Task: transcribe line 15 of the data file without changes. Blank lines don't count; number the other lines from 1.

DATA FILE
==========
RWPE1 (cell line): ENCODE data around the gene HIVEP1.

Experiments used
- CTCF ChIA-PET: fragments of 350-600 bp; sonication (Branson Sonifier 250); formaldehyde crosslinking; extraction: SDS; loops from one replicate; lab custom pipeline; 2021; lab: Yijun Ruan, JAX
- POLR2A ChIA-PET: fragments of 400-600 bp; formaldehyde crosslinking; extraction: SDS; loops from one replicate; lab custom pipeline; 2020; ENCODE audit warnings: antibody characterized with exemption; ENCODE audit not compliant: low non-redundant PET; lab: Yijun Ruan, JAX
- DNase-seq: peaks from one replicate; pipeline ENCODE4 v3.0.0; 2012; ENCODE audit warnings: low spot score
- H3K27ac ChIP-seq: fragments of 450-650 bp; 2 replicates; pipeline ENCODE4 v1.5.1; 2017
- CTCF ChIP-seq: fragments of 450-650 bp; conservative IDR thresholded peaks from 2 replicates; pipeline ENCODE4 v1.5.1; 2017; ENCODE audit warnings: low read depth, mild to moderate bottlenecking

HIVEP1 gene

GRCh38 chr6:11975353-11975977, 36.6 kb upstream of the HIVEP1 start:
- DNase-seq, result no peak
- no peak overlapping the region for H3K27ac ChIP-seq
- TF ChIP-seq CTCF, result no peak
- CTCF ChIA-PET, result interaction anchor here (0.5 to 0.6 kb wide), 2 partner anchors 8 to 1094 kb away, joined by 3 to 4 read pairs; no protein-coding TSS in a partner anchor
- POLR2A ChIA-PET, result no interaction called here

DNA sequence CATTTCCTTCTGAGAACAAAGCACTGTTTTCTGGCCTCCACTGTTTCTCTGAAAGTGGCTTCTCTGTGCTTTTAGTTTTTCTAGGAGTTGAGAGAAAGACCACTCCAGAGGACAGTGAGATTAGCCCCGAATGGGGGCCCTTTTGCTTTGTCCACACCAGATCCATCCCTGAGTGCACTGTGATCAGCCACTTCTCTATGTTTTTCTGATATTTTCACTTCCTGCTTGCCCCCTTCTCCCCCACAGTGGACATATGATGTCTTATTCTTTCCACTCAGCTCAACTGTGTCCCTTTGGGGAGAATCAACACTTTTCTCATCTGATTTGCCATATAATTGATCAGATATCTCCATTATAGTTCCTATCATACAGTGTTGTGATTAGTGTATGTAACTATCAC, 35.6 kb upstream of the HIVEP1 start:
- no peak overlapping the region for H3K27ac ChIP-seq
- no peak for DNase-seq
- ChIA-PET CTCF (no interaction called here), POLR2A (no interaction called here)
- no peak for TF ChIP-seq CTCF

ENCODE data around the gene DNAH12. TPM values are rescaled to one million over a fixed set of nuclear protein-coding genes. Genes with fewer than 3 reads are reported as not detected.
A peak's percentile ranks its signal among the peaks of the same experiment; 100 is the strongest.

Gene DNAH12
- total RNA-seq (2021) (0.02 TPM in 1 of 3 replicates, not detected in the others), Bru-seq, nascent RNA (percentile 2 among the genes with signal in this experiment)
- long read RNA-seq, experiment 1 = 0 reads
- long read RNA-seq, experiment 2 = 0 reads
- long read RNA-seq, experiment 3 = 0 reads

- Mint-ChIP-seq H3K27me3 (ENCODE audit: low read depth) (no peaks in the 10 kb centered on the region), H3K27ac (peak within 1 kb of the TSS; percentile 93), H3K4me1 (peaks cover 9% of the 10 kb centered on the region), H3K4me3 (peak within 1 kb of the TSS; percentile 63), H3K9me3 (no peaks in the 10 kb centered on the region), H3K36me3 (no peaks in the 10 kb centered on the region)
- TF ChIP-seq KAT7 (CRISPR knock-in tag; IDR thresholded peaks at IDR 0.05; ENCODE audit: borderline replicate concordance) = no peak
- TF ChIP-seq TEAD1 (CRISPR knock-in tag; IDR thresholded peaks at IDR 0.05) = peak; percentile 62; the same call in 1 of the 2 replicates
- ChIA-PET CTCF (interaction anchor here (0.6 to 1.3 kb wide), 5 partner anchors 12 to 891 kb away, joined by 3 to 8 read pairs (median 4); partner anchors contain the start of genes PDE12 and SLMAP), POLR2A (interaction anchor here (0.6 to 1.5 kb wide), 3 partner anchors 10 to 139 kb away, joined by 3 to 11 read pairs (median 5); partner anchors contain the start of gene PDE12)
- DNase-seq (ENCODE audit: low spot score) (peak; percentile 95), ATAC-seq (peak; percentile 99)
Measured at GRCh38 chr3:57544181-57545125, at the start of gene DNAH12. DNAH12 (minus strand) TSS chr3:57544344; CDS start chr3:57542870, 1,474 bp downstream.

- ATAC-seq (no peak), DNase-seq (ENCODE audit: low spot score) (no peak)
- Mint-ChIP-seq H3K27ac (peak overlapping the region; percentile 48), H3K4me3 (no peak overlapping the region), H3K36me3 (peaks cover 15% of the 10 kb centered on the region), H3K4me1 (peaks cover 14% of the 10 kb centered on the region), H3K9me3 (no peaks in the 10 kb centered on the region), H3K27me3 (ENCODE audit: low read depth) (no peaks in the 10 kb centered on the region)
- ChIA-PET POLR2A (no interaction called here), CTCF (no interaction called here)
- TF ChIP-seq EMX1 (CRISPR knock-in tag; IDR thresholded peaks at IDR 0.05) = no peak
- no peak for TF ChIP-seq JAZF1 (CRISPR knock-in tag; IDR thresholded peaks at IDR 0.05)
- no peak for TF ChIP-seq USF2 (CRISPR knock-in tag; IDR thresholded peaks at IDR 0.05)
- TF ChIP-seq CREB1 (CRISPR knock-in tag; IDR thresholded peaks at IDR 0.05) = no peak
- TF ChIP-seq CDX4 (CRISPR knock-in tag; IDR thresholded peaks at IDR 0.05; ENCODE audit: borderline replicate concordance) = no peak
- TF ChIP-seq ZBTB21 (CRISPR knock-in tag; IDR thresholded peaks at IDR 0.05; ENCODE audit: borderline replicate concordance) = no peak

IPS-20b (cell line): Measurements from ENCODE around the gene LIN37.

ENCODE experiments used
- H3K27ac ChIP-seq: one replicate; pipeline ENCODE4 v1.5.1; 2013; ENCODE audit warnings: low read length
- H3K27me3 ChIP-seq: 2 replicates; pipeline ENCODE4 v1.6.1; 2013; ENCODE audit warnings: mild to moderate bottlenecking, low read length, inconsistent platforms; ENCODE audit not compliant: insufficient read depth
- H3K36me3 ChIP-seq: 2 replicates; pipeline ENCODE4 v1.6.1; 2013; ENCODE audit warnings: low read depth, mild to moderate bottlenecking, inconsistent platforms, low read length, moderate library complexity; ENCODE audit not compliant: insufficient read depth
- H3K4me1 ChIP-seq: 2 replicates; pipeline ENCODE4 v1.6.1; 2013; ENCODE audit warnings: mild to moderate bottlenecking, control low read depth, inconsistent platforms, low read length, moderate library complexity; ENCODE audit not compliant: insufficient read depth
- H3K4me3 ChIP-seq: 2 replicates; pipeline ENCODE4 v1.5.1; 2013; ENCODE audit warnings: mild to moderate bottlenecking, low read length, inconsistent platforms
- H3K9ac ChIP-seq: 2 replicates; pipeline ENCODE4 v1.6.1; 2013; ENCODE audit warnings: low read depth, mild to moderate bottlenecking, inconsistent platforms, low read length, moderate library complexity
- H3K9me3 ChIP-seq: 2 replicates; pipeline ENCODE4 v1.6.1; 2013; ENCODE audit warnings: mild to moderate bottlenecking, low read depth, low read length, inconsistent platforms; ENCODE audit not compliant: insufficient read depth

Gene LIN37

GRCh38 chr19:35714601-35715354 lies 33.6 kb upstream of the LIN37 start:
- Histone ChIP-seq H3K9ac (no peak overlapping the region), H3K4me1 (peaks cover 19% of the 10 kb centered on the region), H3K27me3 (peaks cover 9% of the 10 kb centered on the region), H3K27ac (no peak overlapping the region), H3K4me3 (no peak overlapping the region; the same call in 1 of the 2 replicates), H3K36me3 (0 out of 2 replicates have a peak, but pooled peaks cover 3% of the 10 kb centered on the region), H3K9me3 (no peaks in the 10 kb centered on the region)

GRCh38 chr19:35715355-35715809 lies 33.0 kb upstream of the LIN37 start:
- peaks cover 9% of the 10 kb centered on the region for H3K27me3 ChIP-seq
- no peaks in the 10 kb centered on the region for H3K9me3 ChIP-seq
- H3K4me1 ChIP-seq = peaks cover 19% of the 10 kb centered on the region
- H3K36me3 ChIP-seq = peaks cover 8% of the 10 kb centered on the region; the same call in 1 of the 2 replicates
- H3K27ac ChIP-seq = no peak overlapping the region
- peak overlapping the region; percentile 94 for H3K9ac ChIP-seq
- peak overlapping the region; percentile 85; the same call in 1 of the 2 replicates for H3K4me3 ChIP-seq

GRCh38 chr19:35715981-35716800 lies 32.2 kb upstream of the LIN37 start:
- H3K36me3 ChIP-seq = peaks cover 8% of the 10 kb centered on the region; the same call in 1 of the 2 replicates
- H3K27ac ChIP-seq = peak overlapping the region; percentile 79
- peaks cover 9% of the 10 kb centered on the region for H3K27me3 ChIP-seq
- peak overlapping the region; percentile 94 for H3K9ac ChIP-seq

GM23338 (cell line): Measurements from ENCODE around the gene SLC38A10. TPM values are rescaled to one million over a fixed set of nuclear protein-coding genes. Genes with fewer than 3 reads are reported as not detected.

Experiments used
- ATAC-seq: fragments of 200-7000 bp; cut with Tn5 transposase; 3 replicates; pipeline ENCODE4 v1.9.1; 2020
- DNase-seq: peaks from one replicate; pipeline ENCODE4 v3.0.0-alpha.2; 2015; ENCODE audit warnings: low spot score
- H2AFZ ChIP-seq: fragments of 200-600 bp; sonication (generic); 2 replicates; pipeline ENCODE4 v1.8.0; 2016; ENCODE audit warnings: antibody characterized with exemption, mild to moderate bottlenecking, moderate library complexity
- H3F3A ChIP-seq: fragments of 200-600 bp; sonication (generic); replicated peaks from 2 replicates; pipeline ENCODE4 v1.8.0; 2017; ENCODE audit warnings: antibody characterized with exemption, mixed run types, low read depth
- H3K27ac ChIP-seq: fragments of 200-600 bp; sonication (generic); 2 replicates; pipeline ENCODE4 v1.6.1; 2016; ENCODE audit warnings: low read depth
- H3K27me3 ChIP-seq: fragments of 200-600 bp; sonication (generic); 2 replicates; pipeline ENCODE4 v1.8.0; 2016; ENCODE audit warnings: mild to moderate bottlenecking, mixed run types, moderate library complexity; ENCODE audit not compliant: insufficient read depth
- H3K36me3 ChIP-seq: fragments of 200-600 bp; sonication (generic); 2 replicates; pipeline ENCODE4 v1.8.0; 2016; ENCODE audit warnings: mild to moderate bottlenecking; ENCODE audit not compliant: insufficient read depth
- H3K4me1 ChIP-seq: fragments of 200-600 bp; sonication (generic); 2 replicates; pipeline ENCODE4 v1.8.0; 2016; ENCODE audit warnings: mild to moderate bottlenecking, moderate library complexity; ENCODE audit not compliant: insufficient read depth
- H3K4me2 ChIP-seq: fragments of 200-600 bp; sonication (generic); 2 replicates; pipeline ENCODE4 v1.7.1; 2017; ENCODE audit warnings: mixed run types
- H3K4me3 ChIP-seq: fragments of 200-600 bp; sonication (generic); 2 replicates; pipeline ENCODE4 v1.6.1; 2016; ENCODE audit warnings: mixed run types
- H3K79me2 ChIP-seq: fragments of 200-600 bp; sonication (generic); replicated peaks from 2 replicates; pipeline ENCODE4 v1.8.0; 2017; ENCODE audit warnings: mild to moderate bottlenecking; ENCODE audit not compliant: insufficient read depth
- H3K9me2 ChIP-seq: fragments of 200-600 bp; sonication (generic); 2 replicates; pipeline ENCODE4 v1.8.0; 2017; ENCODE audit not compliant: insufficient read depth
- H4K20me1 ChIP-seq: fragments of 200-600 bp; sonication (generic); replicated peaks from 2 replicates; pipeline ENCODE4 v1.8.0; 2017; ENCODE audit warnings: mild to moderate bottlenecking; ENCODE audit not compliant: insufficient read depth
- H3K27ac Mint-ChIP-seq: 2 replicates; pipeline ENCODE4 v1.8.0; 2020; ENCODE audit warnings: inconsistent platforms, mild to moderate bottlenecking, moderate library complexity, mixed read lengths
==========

DNA sequence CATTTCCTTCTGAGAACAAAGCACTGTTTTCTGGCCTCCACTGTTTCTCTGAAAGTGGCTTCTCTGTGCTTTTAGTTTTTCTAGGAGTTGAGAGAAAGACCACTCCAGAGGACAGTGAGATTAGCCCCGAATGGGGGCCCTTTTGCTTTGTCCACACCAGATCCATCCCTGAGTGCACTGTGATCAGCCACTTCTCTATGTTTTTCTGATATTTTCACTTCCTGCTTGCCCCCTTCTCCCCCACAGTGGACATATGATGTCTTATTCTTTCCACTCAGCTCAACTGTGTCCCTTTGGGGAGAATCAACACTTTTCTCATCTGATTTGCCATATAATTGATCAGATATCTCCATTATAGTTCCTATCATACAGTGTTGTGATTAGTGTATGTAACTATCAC, 35.6 kb upstream of the HIVEP1 start: